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Discussion Starter · #32 ·
you got it the wrong way around....

it worked out to be to be $1200 and $1700 Australian dollars including currency conversion, shipping and taxes.
there's no way I'd pay over $2k for one.
Yes, indeed! Must have been wishful thinking on my part. That's really more like $1,300 US, a BIG diffrence.
 

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Discussion Starter · #33 ·

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Discussion Starter · #34 ·
The NYC flute dealers (you know who they are) sell them (commerical hayneses) for $1700 - $2200, it seems.
The ones that sell on eBay go for around $1800 or under. I think Bruce is right, for the non-dealer price.
I wouldn't go over $2k (& the 2k one better be dead mint)
QUOTE]

I think that may be it -- pricing by commerical (pun intended) dealers versus eBay (or similar sources). I've been dealing with mainly the former, because I haven't found anything of interest at the latter. For example, I just received an email quotation of $2,150 for either of a 1953 or 1955 Haynes commercial (closed hole, offset G and C foot) from an outfit in Michigan. And a couple of the earlier prices I noted were from another dealer, also in Michigan (in a different town).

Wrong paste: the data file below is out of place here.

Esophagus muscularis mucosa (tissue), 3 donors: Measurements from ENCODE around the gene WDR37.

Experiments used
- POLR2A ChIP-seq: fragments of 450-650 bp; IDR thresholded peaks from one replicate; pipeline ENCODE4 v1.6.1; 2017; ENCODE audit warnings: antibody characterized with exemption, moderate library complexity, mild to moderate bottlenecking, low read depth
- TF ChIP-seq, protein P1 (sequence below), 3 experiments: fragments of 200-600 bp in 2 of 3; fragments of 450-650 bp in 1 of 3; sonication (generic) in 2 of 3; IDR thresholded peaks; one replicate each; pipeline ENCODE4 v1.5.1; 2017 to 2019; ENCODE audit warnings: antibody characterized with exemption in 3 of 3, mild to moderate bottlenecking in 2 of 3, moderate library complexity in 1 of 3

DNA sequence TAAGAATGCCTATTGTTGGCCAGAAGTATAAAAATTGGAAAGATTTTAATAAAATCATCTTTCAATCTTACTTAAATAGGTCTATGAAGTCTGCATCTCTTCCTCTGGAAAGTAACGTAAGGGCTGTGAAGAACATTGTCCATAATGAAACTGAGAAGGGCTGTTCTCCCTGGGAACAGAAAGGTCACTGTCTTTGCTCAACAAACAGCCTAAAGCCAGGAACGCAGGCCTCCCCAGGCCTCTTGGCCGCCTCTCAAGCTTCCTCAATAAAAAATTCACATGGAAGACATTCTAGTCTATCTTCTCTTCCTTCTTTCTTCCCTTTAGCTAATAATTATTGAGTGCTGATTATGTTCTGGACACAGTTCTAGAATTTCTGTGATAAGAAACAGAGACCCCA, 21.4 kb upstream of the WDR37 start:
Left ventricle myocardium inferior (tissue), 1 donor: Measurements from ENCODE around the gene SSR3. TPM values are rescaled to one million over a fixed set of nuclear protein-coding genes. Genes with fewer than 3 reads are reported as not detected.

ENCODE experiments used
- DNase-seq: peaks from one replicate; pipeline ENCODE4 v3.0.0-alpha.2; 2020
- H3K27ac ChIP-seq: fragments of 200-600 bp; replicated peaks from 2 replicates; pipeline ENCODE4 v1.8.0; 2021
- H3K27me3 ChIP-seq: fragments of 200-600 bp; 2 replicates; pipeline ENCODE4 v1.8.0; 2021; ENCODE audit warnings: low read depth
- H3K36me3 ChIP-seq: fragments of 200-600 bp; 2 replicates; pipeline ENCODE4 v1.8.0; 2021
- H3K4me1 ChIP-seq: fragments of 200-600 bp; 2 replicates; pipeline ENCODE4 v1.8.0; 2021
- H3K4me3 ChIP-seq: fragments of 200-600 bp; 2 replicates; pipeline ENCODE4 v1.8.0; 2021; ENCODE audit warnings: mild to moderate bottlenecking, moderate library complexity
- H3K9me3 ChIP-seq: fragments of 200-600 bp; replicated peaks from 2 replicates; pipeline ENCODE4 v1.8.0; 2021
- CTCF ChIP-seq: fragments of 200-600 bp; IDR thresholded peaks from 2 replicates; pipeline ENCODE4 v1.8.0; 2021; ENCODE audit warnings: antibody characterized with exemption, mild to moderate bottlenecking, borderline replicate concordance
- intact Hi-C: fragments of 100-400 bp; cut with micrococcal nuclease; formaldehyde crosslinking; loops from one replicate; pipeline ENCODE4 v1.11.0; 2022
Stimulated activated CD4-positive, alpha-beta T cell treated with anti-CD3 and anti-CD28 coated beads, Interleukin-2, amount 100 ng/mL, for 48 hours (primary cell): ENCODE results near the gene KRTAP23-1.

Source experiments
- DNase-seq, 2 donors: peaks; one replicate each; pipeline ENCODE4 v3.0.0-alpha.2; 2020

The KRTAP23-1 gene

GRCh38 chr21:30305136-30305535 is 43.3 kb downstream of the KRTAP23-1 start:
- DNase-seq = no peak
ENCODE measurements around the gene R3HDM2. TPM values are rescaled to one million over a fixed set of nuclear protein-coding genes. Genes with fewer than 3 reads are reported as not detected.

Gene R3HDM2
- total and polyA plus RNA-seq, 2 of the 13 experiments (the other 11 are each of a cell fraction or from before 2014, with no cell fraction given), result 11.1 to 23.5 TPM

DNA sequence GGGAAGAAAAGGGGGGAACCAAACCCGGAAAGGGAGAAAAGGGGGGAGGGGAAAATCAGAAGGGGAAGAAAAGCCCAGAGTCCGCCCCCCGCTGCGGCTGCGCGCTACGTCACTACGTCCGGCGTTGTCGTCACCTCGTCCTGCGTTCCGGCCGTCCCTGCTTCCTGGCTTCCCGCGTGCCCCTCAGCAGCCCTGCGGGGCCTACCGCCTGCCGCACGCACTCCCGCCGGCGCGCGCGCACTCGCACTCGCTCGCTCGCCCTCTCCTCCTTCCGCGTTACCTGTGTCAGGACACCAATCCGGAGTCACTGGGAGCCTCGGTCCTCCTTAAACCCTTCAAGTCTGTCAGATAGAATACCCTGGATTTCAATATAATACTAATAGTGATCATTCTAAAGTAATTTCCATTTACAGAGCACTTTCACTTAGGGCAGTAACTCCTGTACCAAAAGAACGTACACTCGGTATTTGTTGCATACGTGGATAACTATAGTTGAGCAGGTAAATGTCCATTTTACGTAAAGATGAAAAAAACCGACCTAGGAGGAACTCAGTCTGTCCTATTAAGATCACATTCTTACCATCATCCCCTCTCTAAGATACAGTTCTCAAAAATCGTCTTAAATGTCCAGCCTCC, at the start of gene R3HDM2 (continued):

I must admit mixed feelings with eBay instrument purchases. A couple of years ago I bought a Conn 10m that was a big disappointment and required an overhaul (the pads were musty beyond belief, as was the case) and it had more dents than I could count. I wound up selling it (luckily) at net break-even, rather than keeping it to play. So, for me this is like comparing a "bird in the hand" (the 1961 model that I have on loan) with a "pig in a poke", an expression that refers purchasing something sight unseen or, in this case, seen up close, touched and played (e.g., anything on eBay).

This discussion has been very helpful to clarify these points. I still haven't made any decisions but I now have a much better framework for that.

Thanks to all...KM
 

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A 1967 open hole, C foot, thin wall Haynes I have had for 30 years is a joy to play even though it is pre-Cooper scale. Adding a teflon head cork with O-rings seemed to increase the possible volume level which was nice. It is definitely a keeper. The seller was Fred Paulus, a commercial real estate person in Beverly Hills, who told me that it had been owned by Charles Lloyd, the jazz tenor saxophonist and flutist.